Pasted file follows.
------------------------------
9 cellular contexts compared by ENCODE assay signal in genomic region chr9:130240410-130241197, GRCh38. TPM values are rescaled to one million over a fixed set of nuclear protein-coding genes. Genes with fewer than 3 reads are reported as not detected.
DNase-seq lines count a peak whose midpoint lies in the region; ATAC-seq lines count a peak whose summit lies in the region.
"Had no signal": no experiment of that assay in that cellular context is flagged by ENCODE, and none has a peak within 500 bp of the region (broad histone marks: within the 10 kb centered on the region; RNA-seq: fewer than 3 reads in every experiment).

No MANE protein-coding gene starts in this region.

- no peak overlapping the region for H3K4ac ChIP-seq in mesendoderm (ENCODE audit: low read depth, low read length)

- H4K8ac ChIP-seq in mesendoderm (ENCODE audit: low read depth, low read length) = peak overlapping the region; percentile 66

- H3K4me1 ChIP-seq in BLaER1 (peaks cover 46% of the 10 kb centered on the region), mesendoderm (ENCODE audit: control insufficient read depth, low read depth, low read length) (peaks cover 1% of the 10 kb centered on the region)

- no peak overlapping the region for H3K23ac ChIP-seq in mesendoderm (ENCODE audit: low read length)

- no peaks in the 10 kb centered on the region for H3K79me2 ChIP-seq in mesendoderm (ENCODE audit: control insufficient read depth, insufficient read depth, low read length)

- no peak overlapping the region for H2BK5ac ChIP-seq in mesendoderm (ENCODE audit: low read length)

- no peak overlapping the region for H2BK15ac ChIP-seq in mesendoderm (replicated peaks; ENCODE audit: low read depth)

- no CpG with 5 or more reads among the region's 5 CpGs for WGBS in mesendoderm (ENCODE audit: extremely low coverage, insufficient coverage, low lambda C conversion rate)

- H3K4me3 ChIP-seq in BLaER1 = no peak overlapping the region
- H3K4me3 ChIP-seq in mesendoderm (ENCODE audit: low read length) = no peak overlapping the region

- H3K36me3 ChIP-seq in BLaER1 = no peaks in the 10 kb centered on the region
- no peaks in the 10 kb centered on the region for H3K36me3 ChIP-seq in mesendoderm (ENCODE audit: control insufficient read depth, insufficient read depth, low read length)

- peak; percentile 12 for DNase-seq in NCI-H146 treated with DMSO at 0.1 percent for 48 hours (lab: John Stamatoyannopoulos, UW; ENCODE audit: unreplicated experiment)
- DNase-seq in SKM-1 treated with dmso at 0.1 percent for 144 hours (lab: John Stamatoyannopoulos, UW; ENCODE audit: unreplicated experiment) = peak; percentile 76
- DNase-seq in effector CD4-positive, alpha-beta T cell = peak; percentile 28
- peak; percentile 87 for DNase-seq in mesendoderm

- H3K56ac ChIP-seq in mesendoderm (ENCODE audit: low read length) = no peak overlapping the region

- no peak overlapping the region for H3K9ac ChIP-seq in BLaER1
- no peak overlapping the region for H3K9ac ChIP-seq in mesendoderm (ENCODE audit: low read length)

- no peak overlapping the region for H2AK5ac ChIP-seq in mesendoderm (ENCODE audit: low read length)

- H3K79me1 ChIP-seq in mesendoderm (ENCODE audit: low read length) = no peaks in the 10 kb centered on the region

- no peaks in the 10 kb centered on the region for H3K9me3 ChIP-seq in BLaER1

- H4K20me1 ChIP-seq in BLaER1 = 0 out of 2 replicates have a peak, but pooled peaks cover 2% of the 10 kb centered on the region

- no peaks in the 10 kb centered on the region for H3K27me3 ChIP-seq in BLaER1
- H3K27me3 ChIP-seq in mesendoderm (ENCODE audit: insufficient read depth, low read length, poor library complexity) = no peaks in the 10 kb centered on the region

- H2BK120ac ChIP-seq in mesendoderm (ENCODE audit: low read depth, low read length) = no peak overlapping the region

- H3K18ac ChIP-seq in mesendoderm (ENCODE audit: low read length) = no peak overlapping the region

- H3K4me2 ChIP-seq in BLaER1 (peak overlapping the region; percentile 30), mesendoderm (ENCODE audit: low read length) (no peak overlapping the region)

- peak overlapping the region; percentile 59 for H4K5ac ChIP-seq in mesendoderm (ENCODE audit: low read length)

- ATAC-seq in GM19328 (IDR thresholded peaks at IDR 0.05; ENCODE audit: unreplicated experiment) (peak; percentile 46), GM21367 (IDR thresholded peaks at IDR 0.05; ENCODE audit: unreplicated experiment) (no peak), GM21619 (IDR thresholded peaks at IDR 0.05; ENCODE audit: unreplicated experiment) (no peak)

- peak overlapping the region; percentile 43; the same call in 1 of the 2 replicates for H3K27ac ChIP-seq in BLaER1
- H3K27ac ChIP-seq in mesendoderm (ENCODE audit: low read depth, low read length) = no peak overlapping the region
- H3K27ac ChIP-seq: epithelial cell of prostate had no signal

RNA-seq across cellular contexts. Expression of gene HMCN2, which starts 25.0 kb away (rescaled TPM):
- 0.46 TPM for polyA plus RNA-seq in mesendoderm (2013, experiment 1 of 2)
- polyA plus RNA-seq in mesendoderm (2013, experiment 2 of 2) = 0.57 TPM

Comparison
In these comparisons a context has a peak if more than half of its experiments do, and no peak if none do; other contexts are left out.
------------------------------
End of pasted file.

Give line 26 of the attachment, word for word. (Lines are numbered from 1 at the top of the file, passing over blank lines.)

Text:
- no peaks in the 10 kb centered on the region for H3K9me3 ChIP-seq in BLaER1